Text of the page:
The spread of HIV/AIDS epidemic to women and girls in Europe
- Parliamentary Assembly
debate on 25 January 2007 (8th Sitting) (see Doc. 11108, report of the Committee on Equal Opportunities for
Women and Men, rapporteur: Mrs Fautrier). Text
adopted by the Assembly on 25 January 2007 (8th Sitting).
1. The Parliamentary Assembly is concerned
that, more than twenty-five years after it first broke out, the HIV/Aids
epidemic is continuing to spread, including in Europe. The apparent
inability of European governments to stop the spread of the disease
is particularly worrying, although they do appear to know how the
virus is transmitted and what type of behaviour is associated with
2. While there is a substantial heterogeneity in the epidemic
within and among European nations (the use of injectable drugs is
the main mode of transmission in eastern Europe, while sexual transmission
is the main mode in the rest of Europe), there is a common trend
in Europe as well as globally: more and more newly diagnosed HIV
infections are in women, particularly young women.
3. This should come as no surprise, as the epidemic started spreading
from “high-risk” groups (homosexuals, injectable-drug users and
prostitutes) to the general population a long time ago. However,
the discovery of tritherapy, a treatment able to considerably slow
down the development of the virus, seems to have led many people,
young adults in particular, to let down their guard. This attitude
can account for much of the increase in infections in young women.
4. However, this is not the only explanation. Physiologically,
women are more prone to the virus than men. Coupled with social
and economic dependence, sexist attitudes and domestic violence,
a deadly cocktail can develop: for women who are, in one way or
another, dependent on the men with whom they have sexual relations,
refusing sexual relations or insisting on the use of condoms may
not be an option.
5. The empowerment of girls and women in Europe is thus a key
factor in the fight against HIV/Aids. Girls and women must both
be properly informed of the risks associated with certain behaviour
and be put into a position where they have the power to act on this
information. Men also have a role to play in the fight against the
spread of the epidemic: they must dispense with certain harmful,
typically male forms of behaviour and work with women to break the
cycle of gender inequality and gender-based violence.
6. At the same time, it is important to tackle discrimination
against HIV-positive women and girls. HIV testing, in particular
pre-natal testing, must be confidential. It requires informed consent
and should be backed up with counselling and information on treatment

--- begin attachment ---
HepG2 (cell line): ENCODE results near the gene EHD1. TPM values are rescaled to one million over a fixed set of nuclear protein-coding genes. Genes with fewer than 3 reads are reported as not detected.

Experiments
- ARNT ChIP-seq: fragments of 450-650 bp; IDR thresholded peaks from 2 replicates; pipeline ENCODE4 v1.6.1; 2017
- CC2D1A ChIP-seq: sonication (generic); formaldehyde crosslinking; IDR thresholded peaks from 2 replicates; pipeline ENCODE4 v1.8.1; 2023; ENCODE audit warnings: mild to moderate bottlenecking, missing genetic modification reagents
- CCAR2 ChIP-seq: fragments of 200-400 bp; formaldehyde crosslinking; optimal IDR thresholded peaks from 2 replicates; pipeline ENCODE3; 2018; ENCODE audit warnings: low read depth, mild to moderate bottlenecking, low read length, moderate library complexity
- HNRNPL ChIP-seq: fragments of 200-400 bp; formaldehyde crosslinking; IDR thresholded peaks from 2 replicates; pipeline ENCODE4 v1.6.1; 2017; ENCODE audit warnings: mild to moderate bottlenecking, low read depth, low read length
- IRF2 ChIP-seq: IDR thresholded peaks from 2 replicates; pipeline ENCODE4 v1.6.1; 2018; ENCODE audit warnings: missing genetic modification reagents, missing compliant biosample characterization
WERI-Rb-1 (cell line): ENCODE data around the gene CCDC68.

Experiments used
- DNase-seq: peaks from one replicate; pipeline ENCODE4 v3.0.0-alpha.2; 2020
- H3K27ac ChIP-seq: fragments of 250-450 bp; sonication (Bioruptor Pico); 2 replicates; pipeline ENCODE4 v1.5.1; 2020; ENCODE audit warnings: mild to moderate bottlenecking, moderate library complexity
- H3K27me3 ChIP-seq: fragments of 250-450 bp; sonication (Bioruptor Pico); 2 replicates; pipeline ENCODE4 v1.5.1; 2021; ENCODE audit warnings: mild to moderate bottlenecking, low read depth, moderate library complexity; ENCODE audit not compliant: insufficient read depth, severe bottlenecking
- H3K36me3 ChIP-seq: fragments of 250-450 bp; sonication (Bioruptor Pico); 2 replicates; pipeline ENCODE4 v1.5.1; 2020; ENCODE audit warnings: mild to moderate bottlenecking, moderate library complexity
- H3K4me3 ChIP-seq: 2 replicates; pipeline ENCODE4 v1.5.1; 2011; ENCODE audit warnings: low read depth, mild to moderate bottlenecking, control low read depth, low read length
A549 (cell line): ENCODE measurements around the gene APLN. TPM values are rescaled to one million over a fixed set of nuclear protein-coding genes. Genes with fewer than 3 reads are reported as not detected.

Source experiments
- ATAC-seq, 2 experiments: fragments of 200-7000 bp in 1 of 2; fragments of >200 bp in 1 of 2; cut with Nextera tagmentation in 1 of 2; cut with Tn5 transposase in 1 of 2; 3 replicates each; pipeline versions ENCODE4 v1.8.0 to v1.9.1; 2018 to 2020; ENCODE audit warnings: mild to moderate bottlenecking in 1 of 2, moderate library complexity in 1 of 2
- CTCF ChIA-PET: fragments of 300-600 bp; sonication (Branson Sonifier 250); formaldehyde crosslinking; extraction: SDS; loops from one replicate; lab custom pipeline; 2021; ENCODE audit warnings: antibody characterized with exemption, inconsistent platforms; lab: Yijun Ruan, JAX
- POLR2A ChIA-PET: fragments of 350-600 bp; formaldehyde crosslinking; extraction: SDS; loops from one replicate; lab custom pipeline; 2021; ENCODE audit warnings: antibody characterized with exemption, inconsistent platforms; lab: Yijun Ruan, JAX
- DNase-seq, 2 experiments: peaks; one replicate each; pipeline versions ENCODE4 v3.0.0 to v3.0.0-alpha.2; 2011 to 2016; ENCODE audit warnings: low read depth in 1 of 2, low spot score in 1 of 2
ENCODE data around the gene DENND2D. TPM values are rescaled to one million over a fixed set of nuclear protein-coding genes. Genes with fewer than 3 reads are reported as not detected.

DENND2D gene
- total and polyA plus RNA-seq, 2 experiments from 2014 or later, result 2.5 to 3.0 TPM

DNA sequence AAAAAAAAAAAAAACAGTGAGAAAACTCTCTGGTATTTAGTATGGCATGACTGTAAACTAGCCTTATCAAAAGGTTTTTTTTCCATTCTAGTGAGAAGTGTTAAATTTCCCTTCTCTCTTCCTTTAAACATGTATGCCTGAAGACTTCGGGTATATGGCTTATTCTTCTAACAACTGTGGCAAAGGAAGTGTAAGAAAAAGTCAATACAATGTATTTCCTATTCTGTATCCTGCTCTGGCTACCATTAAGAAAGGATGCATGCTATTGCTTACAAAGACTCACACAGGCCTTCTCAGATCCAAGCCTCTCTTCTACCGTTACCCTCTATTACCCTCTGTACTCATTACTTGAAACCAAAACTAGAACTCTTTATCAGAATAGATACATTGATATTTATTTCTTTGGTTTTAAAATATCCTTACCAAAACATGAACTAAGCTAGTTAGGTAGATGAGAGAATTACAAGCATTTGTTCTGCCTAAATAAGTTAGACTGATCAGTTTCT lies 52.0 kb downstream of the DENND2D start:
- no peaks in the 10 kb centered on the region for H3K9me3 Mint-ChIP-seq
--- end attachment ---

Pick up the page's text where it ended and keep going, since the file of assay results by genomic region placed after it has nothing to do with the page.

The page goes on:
options (including treatment to prevent mother-to-child transmission).
Access to such services should not depend on gender.
The Assembly recalls Resolution
on HIV/Aids in Europe, and recommends that the Committee
of Ministers ensure that a gender perspective is taken in all work on
HIV/Aids within the Council of Europe and its member states.
8. The Assembly recommends that the Council of Europe run a European
awareness-raising campaign to combat Aids in the near future, similar
to the one being run this year to combat domestic violence.
The Assembly furthermore recommends that the Council of Europe
and its member states focus their efforts on the following measures
to halt the spread of HIV/Aids to women and girls in Europe:
9.1 promote and develop school programmes,
including sex education, which take into account the specificities
of both sexes;
9.2 support the introduction of prevention programmes and
awareness-raising campaigns on HIV/Aids, in particular by ensuring
the dissemination of adequate and well-targeted information to young adults
via the media and other available information outlets;
9.3 implement gender-sensitive and human-rights-based testing
and treatment policies, including free access to full medical care,
which ensure that persons who are HIV-positive are recognised by social
9.4 fight discrimination against HIV-positive people, in particular
women, and put into place reinsertion programmes for HIV-positive
victims of this type of discrimination;
9.5 work at national and international level to establish
the legal and institutional frameworks which ensure the respect
for and the protection and exercise of the fundamental rights of
women and girls, including in Europe.
10. Furthermore, the Assembly recognises that programmes and policies
such as those set out in paragraph 9 above are likely to be more
successful if they involve, at both national and international level,
relevant civil society organisations and people living with HIV/Aids.